When the innocence of childhood is lost too soon…
It would seem that the Victorian children I painted and published earlier this week have much in common with children this century. I could not let this theme go without looking back to other portraits of children who are calling for help. This Throw Back Thursday post was first printed last year.
“We must choose between the violence of adults and the smiles of children.” Elie Wiesel, Nobel Prize winning author, survivor of Nazi concentration camps. In his memoir “Night”, he wrote about his experiences in the death camps. An activist for human rights all his life, Mr. Wiesel died in 2016.
(Mixed media - charcoal and pastel pencils - in Strathmore Toned Tan Sketchbook. I imported the painting into Procreate and several other apps for the background and text.)
As I was drawing this boy, my thoughts wandered to the images of devastation in war-torn countries, to the atrocities children have witnessed, to the genocide of various religious and ethnic groups, and the fact that a whole new generation of children will live their lives with the emotional scars of war.
I remembered that survivors of prison camps have warned us in letters, and memoirs, and in documentaries to be vigilant against all types of atrocities. Elie Wiesel’s voice is added to theirs.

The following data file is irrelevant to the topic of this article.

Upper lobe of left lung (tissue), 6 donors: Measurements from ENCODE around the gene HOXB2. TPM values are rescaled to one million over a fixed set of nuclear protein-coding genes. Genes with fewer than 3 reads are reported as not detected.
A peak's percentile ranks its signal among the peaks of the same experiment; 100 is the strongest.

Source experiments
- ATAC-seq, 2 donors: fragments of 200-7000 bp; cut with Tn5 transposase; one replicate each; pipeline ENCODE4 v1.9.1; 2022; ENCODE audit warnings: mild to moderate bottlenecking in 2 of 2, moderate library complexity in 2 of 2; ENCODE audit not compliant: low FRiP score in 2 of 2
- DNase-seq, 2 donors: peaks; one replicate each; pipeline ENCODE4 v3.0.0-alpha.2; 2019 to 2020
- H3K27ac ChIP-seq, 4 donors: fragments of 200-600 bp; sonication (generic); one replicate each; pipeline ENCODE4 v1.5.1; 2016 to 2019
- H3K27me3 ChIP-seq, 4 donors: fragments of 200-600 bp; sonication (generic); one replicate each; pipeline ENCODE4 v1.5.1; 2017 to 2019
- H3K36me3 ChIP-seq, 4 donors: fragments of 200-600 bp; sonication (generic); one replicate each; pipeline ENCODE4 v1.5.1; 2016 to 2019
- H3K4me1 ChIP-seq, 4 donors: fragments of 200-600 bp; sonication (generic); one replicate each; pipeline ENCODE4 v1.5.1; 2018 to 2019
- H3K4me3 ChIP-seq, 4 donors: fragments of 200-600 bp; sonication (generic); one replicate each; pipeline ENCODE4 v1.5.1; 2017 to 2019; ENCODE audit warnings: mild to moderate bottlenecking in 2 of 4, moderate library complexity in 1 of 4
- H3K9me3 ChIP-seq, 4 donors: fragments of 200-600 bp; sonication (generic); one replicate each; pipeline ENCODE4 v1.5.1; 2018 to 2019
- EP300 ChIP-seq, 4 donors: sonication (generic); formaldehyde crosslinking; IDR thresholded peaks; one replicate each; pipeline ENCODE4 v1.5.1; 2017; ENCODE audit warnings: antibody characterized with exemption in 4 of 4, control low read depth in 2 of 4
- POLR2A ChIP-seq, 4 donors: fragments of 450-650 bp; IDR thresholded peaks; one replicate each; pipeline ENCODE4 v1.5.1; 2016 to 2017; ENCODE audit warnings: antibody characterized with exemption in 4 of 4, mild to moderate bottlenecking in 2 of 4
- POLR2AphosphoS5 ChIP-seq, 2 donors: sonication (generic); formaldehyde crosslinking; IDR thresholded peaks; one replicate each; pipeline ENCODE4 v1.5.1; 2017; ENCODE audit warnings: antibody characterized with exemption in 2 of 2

“My forehead was bathed in cold sweat. But I told him that I did not believe that they could burn people in our age, that humanity would never tolerate it.”
The young boy in Elie Wiesel’s autobiographical work Night, has just arrived in Auschwitz. He is answering his father who has told him that he should have followed the women to the crematorium. Then, the father continues,
“Humanity? Humanity is not concerned with us. Today, anything is allowed…” (p.29)
Is this boy wondering when he and his family will be rescued? Is he thinking that the world has forgotten him and his loved ones?
Or is he living in fear because “today, anything is allowed…”